The only thing you can use to estimate pressures is velocity. Nothing else is reliable, especially if it's a custom rifle with everything fitting nearly perfectly. For example, the loads published for the STW wildcats by the designing gun writer showed none of the traditional pressure signs. When checked by ammunition factories, they were found to be running near or even over 70,000psi. That's the pressure at which the bolt lugs will suffer metal fatigue.
Not everyone needs a chronograph, but every group of friends needs one.
 

2400

★★★★★ Legendary Member
Joined
Apr 24, 2016
Posts
8,580
Likes
44
Points
276
Location
Northern AZ
A chronograph will be of a lot of value to any handloader. Velocity is proportional to pressure, so if your handload in your rifle reaches the published velocity, it's time to quit adding powder. It's also nice to know the velocity, therefore trajectory, of accurate loads.

I agree with you. I use my chronograph when I work up loads to check the velocity so I can do more than guess where my bullets will be at different distances. I actually shoot at 200, 300, 400 to see if the data agrees too.

I enjoy hand loading and then checking my finished ammo on the range to make sure it does what I wanted it to. If it doesn't the back to the bench.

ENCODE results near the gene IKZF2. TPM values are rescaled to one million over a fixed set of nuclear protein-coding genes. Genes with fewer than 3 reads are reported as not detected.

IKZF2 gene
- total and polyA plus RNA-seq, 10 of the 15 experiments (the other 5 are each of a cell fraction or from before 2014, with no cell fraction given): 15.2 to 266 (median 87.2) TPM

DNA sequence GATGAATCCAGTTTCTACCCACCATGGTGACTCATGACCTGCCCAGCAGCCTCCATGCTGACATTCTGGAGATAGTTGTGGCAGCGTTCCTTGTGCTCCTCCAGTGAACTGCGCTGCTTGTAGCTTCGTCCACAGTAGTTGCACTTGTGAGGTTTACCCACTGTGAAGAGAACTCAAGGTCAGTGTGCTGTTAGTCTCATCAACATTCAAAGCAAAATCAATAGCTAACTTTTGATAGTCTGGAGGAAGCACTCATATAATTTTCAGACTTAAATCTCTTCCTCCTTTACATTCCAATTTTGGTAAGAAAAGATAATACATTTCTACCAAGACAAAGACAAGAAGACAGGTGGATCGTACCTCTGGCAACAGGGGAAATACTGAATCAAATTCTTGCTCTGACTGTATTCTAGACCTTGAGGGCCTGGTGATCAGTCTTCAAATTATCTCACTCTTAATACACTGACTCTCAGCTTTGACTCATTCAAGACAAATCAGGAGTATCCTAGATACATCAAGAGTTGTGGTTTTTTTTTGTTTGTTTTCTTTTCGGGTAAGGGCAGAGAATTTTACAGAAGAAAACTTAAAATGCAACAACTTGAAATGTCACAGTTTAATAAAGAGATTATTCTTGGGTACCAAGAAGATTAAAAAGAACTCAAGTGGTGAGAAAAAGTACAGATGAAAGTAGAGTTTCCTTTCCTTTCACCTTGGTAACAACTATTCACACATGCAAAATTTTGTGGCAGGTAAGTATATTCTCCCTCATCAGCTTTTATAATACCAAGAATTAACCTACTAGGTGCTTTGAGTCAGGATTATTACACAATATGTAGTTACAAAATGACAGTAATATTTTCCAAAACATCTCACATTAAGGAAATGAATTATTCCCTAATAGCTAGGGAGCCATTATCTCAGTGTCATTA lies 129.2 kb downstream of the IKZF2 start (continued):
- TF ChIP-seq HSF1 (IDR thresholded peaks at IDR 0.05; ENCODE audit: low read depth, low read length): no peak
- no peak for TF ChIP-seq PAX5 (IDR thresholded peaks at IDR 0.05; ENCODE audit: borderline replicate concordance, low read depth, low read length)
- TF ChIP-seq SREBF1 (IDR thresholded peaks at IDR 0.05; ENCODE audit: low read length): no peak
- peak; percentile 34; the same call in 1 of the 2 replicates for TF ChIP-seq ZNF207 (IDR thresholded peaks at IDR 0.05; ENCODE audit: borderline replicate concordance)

PrairieGhost

Founding Member
Founding Member
Joined
May 15, 2015
Posts
10,346
Likes
724
Points
443
Location
Drifting the high plains
I chrono everything. Then I adjust the velocities in my program until everything works. For example I have had scopes that move 21.5 inches when I actually dialed 20 inches. Changing ballistic coefficient didn't work so I had to add 45 fps to get the scope and impact to agree.
 

2400

★★★★★ Legendary Member
Joined
Apr 24, 2016
Posts
8,580
Likes
44
Points
276
Location
Northern AZ
I chrono everything. Then I adjust the velocities in my program until everything works. For example I have had scopes that move 21.5 inches when I actually dialed 20 inches. Changing ballistic coefficient didn't work so I had to add 45 fps to get the scope and impact to agree.

It nice to see another serious handloader here. I've looked but haven't found a loading section, is there one here?
 

Kurtr

Founding Member
Founding Member
Joined
Apr 12, 2015
Posts
18,304
Likes
2,059
Points
758
Location
Mobridge,Sd
SDMF has a labradar which is going to make traditional chrony obsolete. Between accuracy and ease of use I see no other way to go. I chrony my stuff then shoot it then use the correction factor on strelok if it is not matching. Most likley phony readings from the chrony when other problems are eliminated.
 


SDMF

Founding Member
Founding Member
Joined
Apr 24, 2015
Posts
10,929
Likes
649
Points
438
Another club member has an Ohler 35P, a 3rd the Magnetispeed. I'd like to set all 3 up and see what's' what. The 1st range session was certainly encouraging. Accuracy and especially longevity are the question marks now and only time/use will tell.
 


Recent Posts

Friends of NDA

Top Posters of the Month

  • This month: 87
  • This month: 80
  • This month: 74
  • This month: 70
  • This month: 67
  • This month: 65
  • This month: 60
  • This month: 58
  • This month: 56
  • This month: 55
Top Bottom